What happens when two factions within the White House hold differing views on the same agreement? A war of words, to say the least…
A fascinating AP story by Josh Lederman outlines the conflict. In one corner, President Donald Trump’s trade adviser Peter Navarro. In the other corner, the U.S. Department of State. The controversy: what the airline deal with the United Arab Emirates actually meant, especially concerning Fifth Freedom routes.
Navarro is an “economic nationalist” who fiercely advocates for the protection of American businesses, including airlines. He has insisted, publicly, that the latest deal with Gulf Carriers places a freeze on all new Fifth Freedom flights, like Emirates Milan to New York flight.
Small problem: it doesn’t. And the State Department has made clear that it does not.
[B]ehind the scenes, the dispute devolved into one-upmanship, word games and subtle subterfuge, magnified by hard-hitting lobby groups that have seized the chance to exploit divisions within Trump’s administration.
The May 11th agreement with the UAE did not even mention Fifth Freedom flights. Those were addressed in a side-letter, which simply stated that the UAE has “no current plans in place to make any changes” to its Fifth Freedom routes. It allowed both sides to save face and certainly does not prohibit the Gulf Carriers from expanding to additional routes in the future.
I wrote about how Delta and its puppet Airlines for America organization interpreted the letter. Turns out Navarro is on the paryoll also. This prompted the Emiratis to assert Emirates and Etihad were “free to continue to add and adjust routes and services.”
> Read More: Delta’s Victory Lap Over a Meaningless Agreement
It Gets Worse
The State Department attempted to fix the issue, scheduling a conference call with Navarro to brief industry insiders about the deal.
To the horror of the State Department, Navarro insisted on the call that no new Fifth Freedom routes would be added, boasting, “That’s a promise that will be kept.” A State Department spokesman contradicted Navarro, stating there was no agreed freeze. Navarro again fought that claim, promising “a freeze on routes until further notice. So there it is.”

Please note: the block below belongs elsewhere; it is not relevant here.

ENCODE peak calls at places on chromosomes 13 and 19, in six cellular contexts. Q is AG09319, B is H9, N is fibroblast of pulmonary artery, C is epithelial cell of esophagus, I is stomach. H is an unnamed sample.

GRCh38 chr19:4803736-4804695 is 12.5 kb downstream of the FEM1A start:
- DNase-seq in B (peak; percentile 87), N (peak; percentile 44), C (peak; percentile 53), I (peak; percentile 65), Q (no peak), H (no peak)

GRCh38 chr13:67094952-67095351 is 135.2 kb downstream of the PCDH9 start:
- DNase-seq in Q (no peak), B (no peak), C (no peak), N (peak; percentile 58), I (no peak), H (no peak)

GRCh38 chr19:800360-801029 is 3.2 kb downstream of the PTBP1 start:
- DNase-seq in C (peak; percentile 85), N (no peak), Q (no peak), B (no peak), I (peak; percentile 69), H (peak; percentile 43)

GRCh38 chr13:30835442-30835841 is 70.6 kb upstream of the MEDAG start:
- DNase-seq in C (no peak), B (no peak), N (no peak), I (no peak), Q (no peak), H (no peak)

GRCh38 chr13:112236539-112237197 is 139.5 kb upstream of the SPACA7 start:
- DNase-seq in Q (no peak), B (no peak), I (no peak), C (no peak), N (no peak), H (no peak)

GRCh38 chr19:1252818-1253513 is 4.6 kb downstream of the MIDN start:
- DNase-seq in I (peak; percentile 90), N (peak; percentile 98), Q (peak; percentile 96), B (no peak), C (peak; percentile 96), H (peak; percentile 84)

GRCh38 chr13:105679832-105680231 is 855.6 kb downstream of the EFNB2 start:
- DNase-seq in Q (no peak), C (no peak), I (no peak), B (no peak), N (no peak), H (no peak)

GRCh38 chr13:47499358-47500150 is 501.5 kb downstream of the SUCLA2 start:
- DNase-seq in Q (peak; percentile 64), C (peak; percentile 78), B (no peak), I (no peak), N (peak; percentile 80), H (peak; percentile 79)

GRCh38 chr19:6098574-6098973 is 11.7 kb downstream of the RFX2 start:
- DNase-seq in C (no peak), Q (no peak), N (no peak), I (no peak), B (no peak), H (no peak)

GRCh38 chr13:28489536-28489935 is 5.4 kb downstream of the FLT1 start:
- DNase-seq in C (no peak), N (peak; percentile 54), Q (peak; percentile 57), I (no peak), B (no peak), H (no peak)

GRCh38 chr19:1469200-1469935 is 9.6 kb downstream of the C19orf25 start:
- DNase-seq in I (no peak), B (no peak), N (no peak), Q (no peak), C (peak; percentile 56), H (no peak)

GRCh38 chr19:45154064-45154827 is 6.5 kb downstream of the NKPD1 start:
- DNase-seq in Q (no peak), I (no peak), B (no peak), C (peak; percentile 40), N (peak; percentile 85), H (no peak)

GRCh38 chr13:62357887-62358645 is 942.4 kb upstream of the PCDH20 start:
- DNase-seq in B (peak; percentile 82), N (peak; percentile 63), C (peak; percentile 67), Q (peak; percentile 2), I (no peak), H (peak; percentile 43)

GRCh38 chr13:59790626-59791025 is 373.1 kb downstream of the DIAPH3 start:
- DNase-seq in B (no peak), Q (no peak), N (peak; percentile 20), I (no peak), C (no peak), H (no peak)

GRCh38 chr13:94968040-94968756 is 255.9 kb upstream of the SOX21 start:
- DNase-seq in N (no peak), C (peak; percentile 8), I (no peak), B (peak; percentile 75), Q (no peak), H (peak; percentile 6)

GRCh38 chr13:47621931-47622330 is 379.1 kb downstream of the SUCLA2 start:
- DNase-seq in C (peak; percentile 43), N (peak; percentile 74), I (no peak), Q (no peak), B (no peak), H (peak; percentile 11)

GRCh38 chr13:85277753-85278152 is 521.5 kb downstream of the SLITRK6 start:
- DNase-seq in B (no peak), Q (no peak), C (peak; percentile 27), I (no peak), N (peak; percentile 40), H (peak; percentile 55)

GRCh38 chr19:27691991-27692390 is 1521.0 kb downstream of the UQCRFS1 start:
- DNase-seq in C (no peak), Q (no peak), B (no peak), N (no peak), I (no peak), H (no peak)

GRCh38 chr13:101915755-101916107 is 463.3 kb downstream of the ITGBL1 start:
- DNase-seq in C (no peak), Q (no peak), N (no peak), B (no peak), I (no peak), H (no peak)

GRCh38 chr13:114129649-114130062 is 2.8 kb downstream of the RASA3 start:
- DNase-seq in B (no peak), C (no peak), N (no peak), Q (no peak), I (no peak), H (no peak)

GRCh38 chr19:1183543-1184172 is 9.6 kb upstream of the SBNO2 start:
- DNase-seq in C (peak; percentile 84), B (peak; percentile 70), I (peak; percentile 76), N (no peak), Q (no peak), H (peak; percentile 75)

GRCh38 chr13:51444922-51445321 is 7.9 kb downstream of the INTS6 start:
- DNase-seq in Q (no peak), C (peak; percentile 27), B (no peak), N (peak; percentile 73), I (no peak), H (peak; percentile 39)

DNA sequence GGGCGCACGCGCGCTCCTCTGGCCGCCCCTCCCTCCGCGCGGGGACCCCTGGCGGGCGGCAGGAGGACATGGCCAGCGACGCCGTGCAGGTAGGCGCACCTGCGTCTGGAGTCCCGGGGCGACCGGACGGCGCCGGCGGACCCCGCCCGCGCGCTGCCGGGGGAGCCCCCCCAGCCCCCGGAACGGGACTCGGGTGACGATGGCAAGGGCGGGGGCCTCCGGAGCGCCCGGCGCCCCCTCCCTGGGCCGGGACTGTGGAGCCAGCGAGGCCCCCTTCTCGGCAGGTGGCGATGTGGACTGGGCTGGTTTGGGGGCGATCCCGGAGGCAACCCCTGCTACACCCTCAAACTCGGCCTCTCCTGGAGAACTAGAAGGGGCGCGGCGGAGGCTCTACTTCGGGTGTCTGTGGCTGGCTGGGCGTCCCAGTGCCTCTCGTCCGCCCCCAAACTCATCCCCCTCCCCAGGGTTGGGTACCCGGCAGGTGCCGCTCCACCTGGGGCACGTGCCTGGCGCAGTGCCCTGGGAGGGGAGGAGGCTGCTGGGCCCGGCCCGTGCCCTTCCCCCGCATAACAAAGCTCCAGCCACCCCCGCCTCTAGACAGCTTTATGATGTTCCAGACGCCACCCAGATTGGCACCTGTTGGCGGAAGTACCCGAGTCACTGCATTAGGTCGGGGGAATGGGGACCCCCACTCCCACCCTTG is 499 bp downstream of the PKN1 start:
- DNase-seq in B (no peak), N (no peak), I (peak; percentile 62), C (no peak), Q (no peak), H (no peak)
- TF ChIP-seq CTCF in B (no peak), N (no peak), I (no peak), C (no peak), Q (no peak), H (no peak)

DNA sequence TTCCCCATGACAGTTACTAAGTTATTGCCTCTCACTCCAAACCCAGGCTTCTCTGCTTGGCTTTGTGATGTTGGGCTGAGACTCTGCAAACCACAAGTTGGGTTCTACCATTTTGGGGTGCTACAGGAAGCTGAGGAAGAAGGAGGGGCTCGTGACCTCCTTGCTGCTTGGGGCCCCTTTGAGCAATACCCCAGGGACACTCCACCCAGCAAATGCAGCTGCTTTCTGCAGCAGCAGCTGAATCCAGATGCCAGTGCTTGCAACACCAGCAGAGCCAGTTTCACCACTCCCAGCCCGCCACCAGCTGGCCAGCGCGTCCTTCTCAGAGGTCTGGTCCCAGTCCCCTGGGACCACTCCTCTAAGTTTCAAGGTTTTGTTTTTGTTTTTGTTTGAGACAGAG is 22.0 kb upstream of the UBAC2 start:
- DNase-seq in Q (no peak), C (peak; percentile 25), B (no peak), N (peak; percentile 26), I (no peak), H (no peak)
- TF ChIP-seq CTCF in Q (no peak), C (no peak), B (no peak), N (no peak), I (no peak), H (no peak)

Although the briefing was supposed to be confidential and off the record, Airlines for America immediately posted a partial transcript on its website and promoted it on Twitter and other social media outlets with pictures of Navarro. The White House was angry, but it took a few days for the lobbyist group to pull down the transcript from its website, which of course is still widely available online.
Someone higher up in the Administration had a conversation with Navarro, who was added as a speaker at a Hudson Institute (conservative) event on Monday. For his speech, Navarro simply read an op-ed he wrote for the Washington Examiner that was published concurrently with the event. It used the “no current plans” State Department language. He backed down. For now.
This wasn’t the first time Navarro was at odds with the Administration. Earlier this month Navarro and Treasury Secretary Steven Mnuchin exchanged a profanity-laced verbal battle in Beijing over trade negotiations with China.
During the separate deal with Qatar, Navarro also tried to intervene at the eleventh hour by inserting additional protections for U.S. airlines when the agreement was about to be signed. Fearing the whole deal would be ruined, the State Department urged all parties to complain to the White House about Navarro. They did.
> Read More: Qatar vs. Delta – Who Really Won?
image: White House – Peter Navarro at center